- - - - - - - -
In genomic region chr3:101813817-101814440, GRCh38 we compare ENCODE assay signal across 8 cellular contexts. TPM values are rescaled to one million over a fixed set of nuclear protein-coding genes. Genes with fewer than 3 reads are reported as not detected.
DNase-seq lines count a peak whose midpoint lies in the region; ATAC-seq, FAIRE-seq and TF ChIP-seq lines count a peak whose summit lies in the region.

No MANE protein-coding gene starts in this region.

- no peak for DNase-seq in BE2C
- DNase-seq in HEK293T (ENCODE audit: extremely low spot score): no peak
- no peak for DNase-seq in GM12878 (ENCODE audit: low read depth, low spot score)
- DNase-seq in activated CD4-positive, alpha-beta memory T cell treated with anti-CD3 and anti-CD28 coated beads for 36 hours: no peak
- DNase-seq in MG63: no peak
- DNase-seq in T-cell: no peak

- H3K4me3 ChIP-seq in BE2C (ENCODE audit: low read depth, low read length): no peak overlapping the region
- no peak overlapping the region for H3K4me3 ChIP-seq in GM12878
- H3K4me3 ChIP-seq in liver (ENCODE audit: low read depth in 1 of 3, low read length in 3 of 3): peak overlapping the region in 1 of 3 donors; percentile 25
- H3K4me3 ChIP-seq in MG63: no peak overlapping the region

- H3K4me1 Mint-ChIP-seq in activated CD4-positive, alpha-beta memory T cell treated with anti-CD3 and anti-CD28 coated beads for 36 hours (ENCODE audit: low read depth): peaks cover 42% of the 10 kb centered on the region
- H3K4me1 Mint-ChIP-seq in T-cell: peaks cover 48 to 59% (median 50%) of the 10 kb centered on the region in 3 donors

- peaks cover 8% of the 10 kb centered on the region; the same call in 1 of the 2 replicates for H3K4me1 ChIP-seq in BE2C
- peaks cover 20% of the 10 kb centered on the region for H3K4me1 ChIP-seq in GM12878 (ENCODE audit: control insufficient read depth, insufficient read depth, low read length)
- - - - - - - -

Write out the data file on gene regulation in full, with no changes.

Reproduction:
In genomic region chr3:101813817-101814440, GRCh38 we compare ENCODE assay signal across 8 cellular contexts. TPM values are rescaled to one million over a fixed set of nuclear protein-coding genes. Genes with fewer than 3 reads are reported as not detected.
DNase-seq lines count a peak whose midpoint lies in the region; ATAC-seq, FAIRE-seq and TF ChIP-seq lines count a peak whose summit lies in the region.

No MANE protein-coding gene starts in this region.

- no peak for DNase-seq in BE2C
- DNase-seq in HEK293T (ENCODE audit: extremely low spot score): no peak
- no peak for DNase-seq in GM12878 (ENCODE audit: low read depth, low spot score)
- DNase-seq in activated CD4-positive, alpha-beta memory T cell treated with anti-CD3 and anti-CD28 coated beads for 36 hours: no peak
- DNase-seq in MG63: no peak
- DNase-seq in T-cell: no peak

- H3K4me3 ChIP-seq in BE2C (ENCODE audit: low read depth, low read length): no peak overlapping the region
- no peak overlapping the region for H3K4me3 ChIP-seq in GM12878
- H3K4me3 ChIP-seq in liver (ENCODE audit: low read depth in 1 of 3, low read length in 3 of 3): peak overlapping the region in 1 of 3 donors; percentile 25
- H3K4me3 ChIP-seq in MG63: no peak overlapping the region

- H3K4me1 Mint-ChIP-seq in activated CD4-positive, alpha-beta memory T cell treated with anti-CD3 and anti-CD28 coated beads for 36 hours (ENCODE audit: low read depth): peaks cover 42% of the 10 kb centered on the region
- H3K4me1 Mint-ChIP-seq in T-cell: peaks cover 48 to 59% (median 50%) of the 10 kb centered on the region in 3 donors

- peaks cover 8% of the 10 kb centered on the region; the same call in 1 of the 2 replicates for H3K4me1 ChIP-seq in BE2C
- peaks cover 20% of the 10 kb centered on the region for H3K4me1 ChIP-seq in GM12878 (ENCODE audit: control insufficient read depth, insufficient read depth, low read length)